Quarantine Cooking: Cocktail Edition with Logan R. Brouse

By Logan R. Brouse, February 17, 2020

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This is part of our Quarantine Cooking Recipe Series.

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Logan R. Brouse, proprietor and mixologist of Logan’s Punch and Tacolicious, has run bars and clubs in Shanghai for over ten years. In between hangovers, he puts pen to paper in his column for That’s to record his pontifications on the drink industry.

When I saw that my colleagues at That's were putting together a recipe series, it got me thinking about all my friends bored out of their minds at home. With many of your favorite bars currently closed, what's a regular drinker to do? Luckily for you, Uncle Logan has some cocktail recipes to perk up your evenings.

1. Logan's Mulled Wine


Image via Pixabay

Thanks to the state of the art research team provided by That’s Shanghai, I was able to do an extensive (quick bing.com) search on the roots of this intoxicating concoction. The Germans have gluhwein, the Russians have glintvein, Bulgarians have greyano vino and Italians have vin brule. In the American South, there’s wassail, and even little Greta Thunberg gets to drink a carbon-neutral glogg – a Swedish variation. There’s more, but readers, you get the drift.  

These days, you can find a bunch of different variations of this well-documented drink – mostly involving heated red wine, citrus, spices and a dab of sugar. While you can easily find Ancient Greek recipes online, ingredients like mastic (tree resin) might be hard to find. I’ll leave you with a modern variation.  

Click here for the full article and recipe. 


2. Hot Toddy for Your Body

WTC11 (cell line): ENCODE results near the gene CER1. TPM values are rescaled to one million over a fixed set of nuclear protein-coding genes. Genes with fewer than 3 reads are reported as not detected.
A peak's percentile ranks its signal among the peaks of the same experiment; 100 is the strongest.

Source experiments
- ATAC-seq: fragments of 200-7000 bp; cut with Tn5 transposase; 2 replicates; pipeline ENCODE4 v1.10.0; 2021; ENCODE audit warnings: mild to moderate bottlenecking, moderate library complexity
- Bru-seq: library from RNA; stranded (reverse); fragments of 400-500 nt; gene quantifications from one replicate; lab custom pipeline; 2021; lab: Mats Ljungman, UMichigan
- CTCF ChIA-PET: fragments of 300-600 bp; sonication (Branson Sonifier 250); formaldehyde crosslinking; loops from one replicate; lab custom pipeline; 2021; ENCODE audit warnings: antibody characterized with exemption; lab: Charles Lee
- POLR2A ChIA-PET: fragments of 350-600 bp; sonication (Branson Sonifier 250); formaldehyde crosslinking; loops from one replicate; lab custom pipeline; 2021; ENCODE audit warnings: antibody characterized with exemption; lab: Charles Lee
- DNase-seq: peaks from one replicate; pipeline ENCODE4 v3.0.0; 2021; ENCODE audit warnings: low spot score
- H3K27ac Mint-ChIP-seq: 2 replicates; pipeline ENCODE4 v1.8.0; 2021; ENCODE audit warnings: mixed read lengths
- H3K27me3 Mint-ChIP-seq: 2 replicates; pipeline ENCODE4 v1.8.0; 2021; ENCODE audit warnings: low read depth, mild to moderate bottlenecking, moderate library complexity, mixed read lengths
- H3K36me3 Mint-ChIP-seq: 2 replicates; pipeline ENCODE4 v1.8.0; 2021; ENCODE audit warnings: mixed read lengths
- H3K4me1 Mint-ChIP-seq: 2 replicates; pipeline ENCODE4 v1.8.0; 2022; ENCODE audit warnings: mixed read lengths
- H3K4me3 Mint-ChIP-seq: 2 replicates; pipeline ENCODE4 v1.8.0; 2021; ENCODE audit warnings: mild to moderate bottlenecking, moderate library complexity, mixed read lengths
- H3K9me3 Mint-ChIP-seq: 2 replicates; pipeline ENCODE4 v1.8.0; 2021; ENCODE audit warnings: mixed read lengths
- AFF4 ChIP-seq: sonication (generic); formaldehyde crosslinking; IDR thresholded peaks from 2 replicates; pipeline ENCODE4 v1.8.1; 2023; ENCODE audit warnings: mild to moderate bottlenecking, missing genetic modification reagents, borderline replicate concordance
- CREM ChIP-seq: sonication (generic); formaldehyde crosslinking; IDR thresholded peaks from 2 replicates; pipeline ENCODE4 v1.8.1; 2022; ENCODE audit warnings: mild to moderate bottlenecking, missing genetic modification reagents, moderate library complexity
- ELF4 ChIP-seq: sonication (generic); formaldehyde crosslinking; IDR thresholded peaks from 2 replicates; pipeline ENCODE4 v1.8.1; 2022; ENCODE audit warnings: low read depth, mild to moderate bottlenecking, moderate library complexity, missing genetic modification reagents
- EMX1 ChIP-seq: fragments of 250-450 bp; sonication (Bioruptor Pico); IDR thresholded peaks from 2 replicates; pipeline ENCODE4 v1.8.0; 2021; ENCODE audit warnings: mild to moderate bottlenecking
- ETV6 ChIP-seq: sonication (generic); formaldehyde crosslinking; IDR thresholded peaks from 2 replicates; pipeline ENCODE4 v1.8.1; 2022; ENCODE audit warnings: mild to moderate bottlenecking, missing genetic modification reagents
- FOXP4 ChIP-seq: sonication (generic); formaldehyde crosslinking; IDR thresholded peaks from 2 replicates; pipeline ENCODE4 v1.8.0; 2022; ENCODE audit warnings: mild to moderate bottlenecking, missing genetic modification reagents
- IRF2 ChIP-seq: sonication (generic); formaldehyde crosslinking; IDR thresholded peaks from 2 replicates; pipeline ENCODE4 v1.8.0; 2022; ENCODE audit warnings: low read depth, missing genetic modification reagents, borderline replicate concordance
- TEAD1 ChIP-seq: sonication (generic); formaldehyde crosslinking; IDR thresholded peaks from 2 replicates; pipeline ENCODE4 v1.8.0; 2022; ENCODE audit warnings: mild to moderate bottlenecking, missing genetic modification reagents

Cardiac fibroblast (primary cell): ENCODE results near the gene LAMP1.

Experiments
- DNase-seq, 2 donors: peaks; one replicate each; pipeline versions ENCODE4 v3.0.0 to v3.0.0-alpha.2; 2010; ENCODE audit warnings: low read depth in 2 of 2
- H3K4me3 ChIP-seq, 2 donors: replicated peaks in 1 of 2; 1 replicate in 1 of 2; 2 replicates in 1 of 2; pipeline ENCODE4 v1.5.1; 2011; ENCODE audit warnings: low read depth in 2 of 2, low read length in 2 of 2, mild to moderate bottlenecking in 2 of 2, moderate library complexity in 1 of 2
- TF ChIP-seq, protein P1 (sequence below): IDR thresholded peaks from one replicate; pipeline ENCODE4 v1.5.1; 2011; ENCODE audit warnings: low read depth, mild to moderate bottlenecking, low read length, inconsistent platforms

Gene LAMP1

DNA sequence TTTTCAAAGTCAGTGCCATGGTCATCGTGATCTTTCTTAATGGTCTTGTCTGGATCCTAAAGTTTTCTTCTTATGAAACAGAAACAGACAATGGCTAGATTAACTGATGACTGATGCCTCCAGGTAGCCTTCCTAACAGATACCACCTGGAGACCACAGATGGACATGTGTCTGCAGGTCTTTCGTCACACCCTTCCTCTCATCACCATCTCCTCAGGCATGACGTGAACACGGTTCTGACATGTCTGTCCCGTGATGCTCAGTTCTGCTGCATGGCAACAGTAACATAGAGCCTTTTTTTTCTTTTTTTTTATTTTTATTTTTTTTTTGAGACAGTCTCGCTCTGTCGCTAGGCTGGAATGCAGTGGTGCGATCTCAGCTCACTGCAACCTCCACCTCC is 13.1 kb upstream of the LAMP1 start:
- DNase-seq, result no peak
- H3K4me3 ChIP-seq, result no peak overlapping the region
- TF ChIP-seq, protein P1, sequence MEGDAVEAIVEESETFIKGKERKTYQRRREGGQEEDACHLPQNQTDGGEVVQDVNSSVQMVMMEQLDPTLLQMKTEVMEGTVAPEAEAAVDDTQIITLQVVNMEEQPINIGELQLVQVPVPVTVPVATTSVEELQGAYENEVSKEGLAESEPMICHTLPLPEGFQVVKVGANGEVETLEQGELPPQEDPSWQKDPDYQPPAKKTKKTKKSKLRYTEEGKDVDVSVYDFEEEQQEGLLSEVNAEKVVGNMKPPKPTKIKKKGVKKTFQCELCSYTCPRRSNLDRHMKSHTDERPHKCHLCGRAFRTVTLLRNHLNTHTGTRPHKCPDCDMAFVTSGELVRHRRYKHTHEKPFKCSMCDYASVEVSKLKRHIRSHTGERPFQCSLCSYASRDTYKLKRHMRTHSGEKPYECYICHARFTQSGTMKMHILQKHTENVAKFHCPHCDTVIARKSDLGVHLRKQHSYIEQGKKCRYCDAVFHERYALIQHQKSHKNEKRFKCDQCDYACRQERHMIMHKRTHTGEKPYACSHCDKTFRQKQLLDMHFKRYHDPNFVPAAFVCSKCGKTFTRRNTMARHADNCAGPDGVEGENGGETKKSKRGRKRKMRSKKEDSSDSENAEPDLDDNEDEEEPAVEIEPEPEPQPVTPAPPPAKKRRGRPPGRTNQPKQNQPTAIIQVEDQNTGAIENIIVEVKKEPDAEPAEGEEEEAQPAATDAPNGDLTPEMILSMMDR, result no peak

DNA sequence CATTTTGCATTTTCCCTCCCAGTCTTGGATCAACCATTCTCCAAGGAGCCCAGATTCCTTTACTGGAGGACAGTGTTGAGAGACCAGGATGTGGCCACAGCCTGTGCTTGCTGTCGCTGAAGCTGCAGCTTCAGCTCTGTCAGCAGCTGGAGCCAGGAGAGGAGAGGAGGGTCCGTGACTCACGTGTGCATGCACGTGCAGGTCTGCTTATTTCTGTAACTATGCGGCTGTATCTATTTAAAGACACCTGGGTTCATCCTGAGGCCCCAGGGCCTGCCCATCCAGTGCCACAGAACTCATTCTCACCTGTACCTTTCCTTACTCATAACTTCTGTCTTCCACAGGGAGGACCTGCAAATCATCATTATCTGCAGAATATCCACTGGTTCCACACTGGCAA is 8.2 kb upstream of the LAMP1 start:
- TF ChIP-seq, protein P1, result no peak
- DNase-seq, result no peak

Image via Pexels

There is some speculation that the Hot Toddy (as we know it) originated in an Edinburgh pub called Tod’s Well a few hundred years ago. This cocktail reached the States where it was sold in punch form by early colonists to beat the British, who initially created the drink in a full circle of a boozy ouroboros. Now, let’s look at a simple recipe perfect for school, home and work.

Click here for the full article and recipe. 


3. Bee's Knees


Image by Cristina Ng/That's

When I make a Bee’s Knees, I like to get fancy with it. And so the recipe I’ve been trying to perfect is a little out of the ordinary but tastes really good. Instead of regular honey, we make a honey syrup infused with thyme and rosemary to amp up the flavors and botanicals of gin. For the base, I tend to prefer a dry London gin, but we’ve been mucking about with Peddler’s Gin, which is a local bathtub brew that really plays well with the honey infusion. From there, add fresh lemon juice and shake it like a polaroid picture.

Click here for the full article and recipe. 


4. Classic Cosmopolitan

Image by Betty Richardson/That's

It doesn’t matter who invented this drink, what matters is that it made martinis and mixology cool again. It brought an end to shitty blue club drinks and flew the flag for fresh ingredients that lit a spark in the cocktail community and birthed the modern movement of focused bartenders and astute consumers who pushed for creativity and innovation. 

For that, we owe the cosmopolitan some gratitude, which you can repay by saying no to poorly-made red and syrupy sweet monstrosities. It’s time to make Cosmos great again. 

Click here for the full article and recipe. 


5. Loco Logan's Paloma


Image via negativespace.co

Here comes the mayhem – in Mexico, margaritas aren’t a big deal. Tequila is served with orange and cinnamon or naked (and you can touch the strippers). So, what do they drink for their tequila cocktails if it’s not a nice limey marg?

Palomas – meaning the white bird – are an amazing mix of blanco tequila, grapefruit soda, lime juice and a little thing called love. Try it out yourself with my handy recipe. 

Click here for the full article and recipe. 


This is part of our Quarantine Cooking recipe series – click here for more recipes. 

See more of Logan's columns here

Cover image by Cristina Ng/That's, Pixabay, Pexels and Betty Richardson/That's

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